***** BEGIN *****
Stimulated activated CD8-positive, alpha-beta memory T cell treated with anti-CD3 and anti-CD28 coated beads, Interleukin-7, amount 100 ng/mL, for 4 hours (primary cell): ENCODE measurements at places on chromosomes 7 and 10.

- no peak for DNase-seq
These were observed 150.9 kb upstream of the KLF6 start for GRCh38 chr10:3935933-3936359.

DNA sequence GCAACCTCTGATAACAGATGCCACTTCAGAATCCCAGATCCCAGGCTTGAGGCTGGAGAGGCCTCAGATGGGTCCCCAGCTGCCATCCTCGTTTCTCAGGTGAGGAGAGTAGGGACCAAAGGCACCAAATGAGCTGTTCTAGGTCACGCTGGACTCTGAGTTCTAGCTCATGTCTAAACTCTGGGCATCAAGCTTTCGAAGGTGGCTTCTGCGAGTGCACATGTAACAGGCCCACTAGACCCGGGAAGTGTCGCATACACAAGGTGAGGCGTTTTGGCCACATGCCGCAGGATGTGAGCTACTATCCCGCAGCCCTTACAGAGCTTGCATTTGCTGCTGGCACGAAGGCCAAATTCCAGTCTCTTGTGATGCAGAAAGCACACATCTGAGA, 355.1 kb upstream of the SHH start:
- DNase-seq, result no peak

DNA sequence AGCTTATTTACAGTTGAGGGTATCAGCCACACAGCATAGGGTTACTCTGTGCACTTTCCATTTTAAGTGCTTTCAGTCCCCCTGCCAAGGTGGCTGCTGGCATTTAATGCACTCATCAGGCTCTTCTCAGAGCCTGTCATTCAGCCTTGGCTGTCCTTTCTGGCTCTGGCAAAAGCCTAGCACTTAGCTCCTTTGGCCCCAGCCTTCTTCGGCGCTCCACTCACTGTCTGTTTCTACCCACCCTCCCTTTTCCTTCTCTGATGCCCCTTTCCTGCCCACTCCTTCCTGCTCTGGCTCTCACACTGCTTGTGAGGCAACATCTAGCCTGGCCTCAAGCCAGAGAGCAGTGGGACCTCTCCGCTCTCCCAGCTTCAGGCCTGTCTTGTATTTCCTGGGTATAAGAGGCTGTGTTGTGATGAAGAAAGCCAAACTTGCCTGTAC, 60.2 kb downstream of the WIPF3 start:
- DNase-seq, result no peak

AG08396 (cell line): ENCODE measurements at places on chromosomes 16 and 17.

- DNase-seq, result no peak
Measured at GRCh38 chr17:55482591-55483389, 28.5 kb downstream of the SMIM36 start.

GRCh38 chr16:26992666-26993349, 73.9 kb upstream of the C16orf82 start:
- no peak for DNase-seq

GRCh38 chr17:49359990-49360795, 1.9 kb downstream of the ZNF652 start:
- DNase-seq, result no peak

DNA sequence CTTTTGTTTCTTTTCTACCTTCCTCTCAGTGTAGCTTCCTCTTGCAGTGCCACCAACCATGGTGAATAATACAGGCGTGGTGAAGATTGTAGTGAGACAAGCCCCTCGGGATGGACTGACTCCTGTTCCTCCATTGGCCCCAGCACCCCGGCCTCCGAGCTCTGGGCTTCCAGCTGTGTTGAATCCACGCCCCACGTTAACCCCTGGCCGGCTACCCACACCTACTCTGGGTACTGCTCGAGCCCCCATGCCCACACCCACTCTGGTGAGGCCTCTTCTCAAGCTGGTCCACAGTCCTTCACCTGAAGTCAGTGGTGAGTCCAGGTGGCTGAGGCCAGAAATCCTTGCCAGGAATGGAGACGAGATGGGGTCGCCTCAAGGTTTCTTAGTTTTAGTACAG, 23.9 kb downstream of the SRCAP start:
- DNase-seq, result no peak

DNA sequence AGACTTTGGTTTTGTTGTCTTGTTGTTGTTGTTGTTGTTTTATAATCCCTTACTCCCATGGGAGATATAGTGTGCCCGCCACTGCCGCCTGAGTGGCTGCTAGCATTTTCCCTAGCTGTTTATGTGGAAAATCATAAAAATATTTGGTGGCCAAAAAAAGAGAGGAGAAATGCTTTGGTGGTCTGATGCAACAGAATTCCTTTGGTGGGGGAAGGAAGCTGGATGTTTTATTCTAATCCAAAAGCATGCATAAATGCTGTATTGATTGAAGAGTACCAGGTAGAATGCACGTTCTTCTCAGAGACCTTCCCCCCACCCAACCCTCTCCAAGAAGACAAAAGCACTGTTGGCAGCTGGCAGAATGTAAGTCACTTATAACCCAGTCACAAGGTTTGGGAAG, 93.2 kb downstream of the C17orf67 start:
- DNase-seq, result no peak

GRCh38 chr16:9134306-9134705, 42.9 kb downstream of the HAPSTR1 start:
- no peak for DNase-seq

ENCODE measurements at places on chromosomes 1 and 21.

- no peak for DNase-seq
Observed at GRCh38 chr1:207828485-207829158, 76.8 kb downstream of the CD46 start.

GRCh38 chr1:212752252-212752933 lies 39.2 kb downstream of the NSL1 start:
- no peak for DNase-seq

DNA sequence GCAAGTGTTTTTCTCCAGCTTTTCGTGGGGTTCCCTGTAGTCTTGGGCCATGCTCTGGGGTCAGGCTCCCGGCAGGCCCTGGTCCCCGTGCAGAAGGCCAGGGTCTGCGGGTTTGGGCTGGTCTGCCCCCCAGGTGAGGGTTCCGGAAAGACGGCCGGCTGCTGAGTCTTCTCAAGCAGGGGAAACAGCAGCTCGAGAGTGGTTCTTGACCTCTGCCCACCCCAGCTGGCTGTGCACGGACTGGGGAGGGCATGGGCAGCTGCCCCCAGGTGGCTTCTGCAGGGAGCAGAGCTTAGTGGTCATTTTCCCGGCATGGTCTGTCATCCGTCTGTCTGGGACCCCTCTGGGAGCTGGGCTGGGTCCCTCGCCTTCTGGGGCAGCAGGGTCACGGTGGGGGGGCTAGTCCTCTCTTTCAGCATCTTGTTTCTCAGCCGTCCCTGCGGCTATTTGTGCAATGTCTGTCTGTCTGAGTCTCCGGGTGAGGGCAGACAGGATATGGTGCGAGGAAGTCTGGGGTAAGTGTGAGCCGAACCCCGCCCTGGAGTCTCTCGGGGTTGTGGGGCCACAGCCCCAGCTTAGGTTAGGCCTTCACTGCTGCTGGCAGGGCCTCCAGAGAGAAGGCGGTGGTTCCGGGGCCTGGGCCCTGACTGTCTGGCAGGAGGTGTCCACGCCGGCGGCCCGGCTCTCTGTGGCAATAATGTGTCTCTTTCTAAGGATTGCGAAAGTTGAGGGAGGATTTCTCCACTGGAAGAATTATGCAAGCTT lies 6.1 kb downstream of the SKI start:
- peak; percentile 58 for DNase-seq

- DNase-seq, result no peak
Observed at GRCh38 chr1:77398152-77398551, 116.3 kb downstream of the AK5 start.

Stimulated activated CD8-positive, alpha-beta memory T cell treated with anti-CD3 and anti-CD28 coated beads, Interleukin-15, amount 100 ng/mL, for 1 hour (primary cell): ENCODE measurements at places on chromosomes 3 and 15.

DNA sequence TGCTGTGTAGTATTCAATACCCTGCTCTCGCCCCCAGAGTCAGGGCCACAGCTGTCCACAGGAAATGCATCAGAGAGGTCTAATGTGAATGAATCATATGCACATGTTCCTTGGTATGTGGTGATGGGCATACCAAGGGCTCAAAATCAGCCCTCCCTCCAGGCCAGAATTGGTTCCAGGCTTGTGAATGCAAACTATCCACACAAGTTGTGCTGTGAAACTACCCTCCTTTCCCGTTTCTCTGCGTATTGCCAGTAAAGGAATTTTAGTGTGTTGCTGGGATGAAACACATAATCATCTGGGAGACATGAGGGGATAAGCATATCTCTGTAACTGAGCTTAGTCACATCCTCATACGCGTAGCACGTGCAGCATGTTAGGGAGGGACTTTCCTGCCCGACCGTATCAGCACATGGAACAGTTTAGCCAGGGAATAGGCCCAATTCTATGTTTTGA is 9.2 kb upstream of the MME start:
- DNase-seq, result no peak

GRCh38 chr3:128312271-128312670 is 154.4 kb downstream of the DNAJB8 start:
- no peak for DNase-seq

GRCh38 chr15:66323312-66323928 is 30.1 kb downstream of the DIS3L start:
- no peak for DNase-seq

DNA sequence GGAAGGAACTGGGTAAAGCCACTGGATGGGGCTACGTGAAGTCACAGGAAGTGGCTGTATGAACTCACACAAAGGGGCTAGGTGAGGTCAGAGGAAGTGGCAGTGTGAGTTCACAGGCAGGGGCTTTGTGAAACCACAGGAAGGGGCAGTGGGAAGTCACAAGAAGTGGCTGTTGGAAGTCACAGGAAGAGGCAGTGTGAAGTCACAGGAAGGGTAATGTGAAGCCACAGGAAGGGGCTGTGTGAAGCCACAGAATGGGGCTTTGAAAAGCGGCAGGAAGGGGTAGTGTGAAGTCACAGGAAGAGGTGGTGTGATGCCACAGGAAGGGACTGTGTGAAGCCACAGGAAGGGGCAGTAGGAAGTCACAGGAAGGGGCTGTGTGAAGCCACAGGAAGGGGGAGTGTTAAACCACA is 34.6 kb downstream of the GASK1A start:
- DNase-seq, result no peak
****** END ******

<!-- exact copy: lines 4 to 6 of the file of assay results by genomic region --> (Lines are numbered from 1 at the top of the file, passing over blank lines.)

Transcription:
DNA sequence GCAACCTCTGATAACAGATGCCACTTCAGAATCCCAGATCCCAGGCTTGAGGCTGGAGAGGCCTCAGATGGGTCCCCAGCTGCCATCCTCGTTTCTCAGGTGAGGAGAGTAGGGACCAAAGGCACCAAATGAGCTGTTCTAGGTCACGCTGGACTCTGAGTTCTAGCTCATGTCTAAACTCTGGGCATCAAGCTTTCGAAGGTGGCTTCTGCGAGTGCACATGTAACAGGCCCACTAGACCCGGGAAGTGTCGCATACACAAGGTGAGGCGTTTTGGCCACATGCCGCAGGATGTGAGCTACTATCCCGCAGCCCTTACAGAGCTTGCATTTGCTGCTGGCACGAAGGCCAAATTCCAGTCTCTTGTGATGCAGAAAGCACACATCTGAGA, 355.1 kb upstream of the SHH start:
- DNase-seq, result no peak

DNA sequence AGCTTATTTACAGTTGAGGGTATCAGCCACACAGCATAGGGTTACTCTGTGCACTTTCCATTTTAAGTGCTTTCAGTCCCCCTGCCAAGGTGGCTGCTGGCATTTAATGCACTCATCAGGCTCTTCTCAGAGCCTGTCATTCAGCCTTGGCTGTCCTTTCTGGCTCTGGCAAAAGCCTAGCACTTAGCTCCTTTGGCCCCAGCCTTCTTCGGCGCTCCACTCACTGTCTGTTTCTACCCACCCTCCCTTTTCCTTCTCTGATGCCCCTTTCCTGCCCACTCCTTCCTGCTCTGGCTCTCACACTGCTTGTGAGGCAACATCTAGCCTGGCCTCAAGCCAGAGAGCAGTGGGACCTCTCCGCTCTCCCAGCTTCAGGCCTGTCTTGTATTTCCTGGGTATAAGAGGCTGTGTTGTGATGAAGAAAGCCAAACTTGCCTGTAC, 60.2 kb downstream of the WIPF3 start: